ing, feeding, and self-care are necessary.
In children who have motor abilities
but challenges in communication and
social cognition, community and family
supports can be prioritized for respite,
home services, and community participation. In this way, the complexity of
genetic disorders on the central nervous
system can allow for a perspective of the
child’s strengths and challenges and
family strengths and supports. By describing the complexity of genetic
mechanisms on developmental and
functional status, medical professionals
can optimize quality of life, provide
family support, and critically contribute
knowledge to preventive efforts.
ACKNOWLEDGMENTS
lighted the complexity of syndrome
impact on developmental diagnosis.
Overall, recognizing developmental
phenotypes and their functional impact
is summarized in Table IV.
CONCLUSION
Appropriate use of functional assessment tools will allow clinicians to describe children’s strengths and challenges across health, developmental,
educational, and community settings.
Additionally, functional challenges and
multiple functional limitations are an
indicator of the impact of genetic disorders on family life. In children who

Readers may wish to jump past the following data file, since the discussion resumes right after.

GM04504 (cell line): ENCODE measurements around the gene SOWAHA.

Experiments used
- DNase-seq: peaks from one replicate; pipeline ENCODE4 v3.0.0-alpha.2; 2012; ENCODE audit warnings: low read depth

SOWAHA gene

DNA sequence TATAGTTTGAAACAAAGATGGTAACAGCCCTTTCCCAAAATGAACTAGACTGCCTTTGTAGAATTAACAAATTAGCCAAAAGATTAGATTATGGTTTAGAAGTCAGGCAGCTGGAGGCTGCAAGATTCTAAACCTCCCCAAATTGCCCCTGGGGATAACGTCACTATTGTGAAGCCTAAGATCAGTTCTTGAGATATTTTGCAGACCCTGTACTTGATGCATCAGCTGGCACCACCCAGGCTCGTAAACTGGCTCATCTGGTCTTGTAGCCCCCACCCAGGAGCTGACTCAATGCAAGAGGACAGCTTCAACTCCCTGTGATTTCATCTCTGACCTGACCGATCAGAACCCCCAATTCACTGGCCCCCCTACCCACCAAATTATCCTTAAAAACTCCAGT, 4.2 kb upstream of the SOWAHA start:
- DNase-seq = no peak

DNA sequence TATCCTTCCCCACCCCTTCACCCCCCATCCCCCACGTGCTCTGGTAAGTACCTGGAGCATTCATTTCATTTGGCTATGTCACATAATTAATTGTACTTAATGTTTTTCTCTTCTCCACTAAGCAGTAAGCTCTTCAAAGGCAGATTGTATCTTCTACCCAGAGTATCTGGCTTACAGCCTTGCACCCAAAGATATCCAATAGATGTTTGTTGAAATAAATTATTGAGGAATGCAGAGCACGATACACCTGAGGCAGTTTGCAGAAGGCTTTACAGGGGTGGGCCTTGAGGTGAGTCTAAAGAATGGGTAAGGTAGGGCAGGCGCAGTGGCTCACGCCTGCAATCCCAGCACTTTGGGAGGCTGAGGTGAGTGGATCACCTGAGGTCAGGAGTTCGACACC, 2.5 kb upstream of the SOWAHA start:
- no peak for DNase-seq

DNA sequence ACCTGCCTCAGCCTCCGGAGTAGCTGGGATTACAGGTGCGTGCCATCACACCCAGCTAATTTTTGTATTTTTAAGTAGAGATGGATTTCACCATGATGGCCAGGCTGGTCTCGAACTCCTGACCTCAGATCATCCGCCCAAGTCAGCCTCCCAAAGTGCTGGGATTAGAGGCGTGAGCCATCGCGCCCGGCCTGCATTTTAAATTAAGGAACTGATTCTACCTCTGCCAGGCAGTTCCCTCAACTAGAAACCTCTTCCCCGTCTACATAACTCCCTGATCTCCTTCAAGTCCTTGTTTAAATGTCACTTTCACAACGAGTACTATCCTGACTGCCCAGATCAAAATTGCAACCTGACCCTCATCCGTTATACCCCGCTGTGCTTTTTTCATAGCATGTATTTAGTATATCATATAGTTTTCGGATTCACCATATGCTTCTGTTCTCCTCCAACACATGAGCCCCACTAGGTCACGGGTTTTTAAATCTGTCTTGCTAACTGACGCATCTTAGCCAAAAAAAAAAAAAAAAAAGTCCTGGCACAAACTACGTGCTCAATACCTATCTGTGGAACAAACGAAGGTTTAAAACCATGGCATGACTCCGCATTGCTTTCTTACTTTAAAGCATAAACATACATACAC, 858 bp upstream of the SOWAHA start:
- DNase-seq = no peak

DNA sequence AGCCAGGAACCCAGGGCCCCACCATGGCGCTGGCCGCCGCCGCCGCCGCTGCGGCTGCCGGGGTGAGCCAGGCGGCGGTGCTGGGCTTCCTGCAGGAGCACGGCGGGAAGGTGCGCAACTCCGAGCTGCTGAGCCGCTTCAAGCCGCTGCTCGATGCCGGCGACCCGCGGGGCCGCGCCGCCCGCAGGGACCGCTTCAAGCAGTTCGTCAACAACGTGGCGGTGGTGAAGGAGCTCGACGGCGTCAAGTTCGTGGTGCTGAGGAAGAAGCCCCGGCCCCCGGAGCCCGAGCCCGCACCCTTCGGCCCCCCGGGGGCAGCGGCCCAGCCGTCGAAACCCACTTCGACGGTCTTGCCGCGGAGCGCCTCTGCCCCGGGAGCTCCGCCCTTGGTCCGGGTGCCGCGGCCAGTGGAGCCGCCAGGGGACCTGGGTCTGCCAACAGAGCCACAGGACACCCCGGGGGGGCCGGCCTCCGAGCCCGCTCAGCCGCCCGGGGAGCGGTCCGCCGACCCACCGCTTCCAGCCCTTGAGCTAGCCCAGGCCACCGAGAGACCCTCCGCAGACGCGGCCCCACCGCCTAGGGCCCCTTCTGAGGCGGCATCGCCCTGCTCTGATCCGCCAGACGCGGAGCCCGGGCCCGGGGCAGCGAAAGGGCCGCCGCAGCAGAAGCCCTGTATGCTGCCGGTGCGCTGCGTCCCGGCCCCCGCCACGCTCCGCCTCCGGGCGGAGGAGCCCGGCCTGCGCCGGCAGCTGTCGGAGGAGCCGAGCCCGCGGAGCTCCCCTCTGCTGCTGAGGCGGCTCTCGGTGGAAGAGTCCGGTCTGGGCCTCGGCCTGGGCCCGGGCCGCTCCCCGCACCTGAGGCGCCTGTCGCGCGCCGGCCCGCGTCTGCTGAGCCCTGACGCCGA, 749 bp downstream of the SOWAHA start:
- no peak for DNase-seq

have basic functional skills, attention
can focus on factors that promote literacy, friendships, handling of information, and community participation. Important outcome areas in middle childhood include grade repetition, special
educational supports, and successes outside school. Vital areas of community
participation include sports, scouts, music, church, clubs, and hobbies. In children with major challenges in mobility
and self-care, supports to families for respite, visiting nursing, and personal care
assistance; supplemental security income; Early Periodic Screening, Diagnosis, and Treatment (EPSDT); and the
Katy Beckett Community Waiver Program can be highlighted. If a child is
The authors gratefully acknowledge the
efforts of Brian T. Rogers, Thomas M.
Lock, Nancy Lyon, Sue LaForest, Ken
Ottenbacher, Germaine Buck, and
Kathleen DiGaudio at the Robert
Warner Rehabilitation Center for
Functional Assessment, SUNY at Buffalo, for their dedicated efforts in measuring functional challenges in children
with developmental disabilities. This
article is dedicated to Dr. Arnold Capute in celebration of his lifelong efforts
to promote comprehensive neurodevelopmental and functional assessment
systems for children with genetic and
developmental disabilities. This paper
was supported in part by MCH Behavioral Training Grant MCJ 449505-02-0.
74
AMERICAN JOURNAL OF MEDICAL GENETICS (SEMIN. MED. GENET.)